The process of becoming smaller without immediate financial reasons is extremely hard. People understand hard decisions when the bottom falls out financially, and you’ve got to lay off people. But when you do it instead because of the imperative for innovation to move leadership to the Global South, it requires a lot of engagement – and even then, it is seen by some as causing unnecessary pain and suffering.

The way we managed to do it was to map out our priorities as an institution. If you weren’t already working on a priority, you were given an opportunity to apply to new jobs elsewhere. For the people who ended up leaving the organization, we armed them with long transition periods, career counseling, and all kinds of support along the way so they could land safely.

Just going through that whole process was immensely painful. For years we received criticism for taking these steps. But in the years that followed, we ended up unleashing a period of great innovation. We also did the right thing in moving jobs and resources to the Global South. And then we regained momentum and were able to sustain these shifts with more lasting structural shifts in our fundraising and organizational structure.

There is a difference between operating in the nonprofit sector versus the private sector. You have had the unique experience of having worked in both. How does being a leader in the nonprofit space differ from the private sector?

I started my career working for some very large companies. In these roles, I learned the profound importance of setting goals, measuring progress toward those goals, and being really clear about priorities. You can’t have 10 or 20 priorities – that’s an oxymoron. I was schooled in the rule of threes by my mentors in both the private sector and the public sector. Three priorities or goals is something you can remember and rally people around in making changes and making hard decisions.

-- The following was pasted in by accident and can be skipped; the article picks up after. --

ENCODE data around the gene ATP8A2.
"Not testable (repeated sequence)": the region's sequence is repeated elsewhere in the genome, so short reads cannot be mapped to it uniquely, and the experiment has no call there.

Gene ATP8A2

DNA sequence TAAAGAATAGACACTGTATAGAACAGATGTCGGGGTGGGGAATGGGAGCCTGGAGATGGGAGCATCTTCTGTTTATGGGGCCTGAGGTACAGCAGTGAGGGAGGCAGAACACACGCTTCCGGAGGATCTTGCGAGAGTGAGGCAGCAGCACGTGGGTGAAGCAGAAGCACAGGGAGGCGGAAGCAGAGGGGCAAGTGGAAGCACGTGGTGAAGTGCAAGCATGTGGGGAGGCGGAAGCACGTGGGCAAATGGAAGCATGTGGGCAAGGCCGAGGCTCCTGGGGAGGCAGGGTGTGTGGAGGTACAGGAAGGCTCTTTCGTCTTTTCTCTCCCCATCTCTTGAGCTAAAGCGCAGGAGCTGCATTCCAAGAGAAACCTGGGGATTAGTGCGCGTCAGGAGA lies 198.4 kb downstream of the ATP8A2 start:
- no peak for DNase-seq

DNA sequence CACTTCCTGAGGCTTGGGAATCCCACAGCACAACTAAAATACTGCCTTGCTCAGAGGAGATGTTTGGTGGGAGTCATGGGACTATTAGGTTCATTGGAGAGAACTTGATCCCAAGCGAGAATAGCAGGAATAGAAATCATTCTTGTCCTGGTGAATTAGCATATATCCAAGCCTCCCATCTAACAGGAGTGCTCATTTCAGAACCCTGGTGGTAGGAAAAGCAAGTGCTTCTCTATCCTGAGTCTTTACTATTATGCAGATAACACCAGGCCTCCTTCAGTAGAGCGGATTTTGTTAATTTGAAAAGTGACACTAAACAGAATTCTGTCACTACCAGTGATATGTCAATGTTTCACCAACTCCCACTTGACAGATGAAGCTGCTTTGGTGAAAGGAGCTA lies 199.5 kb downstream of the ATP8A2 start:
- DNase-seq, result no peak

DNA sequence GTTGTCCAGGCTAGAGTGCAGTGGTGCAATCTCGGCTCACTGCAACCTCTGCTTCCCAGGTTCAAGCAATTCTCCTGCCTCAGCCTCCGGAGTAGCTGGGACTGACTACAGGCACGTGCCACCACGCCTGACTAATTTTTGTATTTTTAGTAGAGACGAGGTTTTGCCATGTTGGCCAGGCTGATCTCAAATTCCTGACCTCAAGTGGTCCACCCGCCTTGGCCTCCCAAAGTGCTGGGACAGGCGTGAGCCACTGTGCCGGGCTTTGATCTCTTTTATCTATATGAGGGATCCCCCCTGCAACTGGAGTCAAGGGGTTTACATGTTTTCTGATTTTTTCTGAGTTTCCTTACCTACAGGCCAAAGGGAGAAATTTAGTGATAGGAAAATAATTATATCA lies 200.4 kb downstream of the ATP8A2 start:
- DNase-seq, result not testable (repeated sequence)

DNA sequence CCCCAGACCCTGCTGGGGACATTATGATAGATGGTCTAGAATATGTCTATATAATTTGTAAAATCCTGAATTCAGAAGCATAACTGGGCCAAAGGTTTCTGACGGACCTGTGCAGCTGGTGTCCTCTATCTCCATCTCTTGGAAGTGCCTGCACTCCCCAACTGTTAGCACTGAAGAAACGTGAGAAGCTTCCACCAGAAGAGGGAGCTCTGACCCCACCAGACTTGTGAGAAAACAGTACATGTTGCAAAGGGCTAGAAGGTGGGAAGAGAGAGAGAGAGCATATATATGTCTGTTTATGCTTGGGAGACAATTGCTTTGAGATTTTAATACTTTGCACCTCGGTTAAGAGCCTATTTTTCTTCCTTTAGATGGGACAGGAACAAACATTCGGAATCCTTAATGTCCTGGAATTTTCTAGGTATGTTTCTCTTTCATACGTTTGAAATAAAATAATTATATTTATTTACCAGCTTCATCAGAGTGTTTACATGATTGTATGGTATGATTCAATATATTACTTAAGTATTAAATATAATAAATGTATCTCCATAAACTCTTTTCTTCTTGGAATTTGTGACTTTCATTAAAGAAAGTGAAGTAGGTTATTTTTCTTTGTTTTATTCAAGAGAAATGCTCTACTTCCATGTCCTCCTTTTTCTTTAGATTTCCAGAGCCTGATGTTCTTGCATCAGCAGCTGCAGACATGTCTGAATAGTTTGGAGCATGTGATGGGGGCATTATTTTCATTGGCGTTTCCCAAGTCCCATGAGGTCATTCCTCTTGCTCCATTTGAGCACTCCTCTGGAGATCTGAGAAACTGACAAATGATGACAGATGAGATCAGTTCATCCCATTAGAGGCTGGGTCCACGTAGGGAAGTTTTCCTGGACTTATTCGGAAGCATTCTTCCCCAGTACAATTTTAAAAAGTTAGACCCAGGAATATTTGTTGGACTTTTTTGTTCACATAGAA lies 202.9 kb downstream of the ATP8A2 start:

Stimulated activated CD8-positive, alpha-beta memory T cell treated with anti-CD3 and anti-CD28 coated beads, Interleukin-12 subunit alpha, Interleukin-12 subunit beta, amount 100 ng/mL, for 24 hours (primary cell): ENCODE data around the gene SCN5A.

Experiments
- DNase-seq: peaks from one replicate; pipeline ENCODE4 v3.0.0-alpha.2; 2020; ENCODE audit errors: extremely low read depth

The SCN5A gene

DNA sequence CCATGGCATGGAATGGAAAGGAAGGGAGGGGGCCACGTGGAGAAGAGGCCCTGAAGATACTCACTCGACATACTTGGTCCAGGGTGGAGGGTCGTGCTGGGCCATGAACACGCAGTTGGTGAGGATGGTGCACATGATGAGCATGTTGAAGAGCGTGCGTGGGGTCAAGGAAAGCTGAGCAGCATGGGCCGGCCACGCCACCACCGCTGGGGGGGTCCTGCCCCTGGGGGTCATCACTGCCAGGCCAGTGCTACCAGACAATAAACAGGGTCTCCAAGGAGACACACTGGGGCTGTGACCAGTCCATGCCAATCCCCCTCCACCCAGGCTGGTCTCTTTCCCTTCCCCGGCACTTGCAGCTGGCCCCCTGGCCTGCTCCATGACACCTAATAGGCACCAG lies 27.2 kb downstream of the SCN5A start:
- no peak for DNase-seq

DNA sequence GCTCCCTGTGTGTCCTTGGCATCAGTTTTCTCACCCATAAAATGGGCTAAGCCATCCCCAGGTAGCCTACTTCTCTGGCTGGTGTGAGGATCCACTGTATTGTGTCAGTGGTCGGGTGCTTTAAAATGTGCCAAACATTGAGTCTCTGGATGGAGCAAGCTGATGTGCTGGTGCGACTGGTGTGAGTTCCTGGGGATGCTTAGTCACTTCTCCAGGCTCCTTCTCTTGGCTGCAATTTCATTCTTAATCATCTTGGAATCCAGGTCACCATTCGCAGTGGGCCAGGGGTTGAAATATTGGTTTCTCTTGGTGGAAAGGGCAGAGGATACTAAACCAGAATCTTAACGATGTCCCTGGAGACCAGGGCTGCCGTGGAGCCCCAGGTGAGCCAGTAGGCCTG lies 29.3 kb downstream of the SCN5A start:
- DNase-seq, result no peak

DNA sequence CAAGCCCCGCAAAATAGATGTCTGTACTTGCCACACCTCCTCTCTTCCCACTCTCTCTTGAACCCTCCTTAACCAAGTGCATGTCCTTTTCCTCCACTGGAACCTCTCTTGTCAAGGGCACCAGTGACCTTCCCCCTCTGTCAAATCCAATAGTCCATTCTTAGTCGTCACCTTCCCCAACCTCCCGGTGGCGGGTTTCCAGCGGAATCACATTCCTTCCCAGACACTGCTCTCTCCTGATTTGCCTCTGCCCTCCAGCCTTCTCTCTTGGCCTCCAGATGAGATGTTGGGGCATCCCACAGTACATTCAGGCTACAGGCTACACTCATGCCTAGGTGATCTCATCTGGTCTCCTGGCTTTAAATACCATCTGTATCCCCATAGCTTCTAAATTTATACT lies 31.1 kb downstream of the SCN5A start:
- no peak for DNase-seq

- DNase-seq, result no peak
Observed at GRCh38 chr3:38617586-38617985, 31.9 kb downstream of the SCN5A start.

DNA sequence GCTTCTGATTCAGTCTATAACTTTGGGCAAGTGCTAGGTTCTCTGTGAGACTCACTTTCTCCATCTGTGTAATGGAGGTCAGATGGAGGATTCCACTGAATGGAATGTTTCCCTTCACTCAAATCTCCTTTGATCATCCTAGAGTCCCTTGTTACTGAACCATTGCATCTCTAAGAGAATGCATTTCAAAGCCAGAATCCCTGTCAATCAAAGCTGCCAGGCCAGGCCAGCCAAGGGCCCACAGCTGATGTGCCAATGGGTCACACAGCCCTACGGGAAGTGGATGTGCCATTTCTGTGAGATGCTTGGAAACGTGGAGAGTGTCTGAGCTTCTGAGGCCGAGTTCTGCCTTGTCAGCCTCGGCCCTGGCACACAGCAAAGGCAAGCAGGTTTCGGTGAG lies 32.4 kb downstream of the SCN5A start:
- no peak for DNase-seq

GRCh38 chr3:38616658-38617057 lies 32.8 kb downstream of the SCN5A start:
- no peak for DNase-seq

As a leader in the nonprofit sector, goals matter at NGOs because people are more deeply attached. After all, this is not just a job for people; it’s their passion and their life’s work. You need to acquire the ability to listen more than you talk, and to bring people along. There’s more of a culture of consensus in the nonprofit sector. So, you have to set priorities in a way that also acknowledges the importance of the efforts of everyone in the institution. You look for a blend of financial and non-financial incentives – of which there are many – varying from the satisfaction of serving a cause larger than you are, constant learning, and brilliant colleagues. You are constrained only by the power of your ideas and how much money you can raise.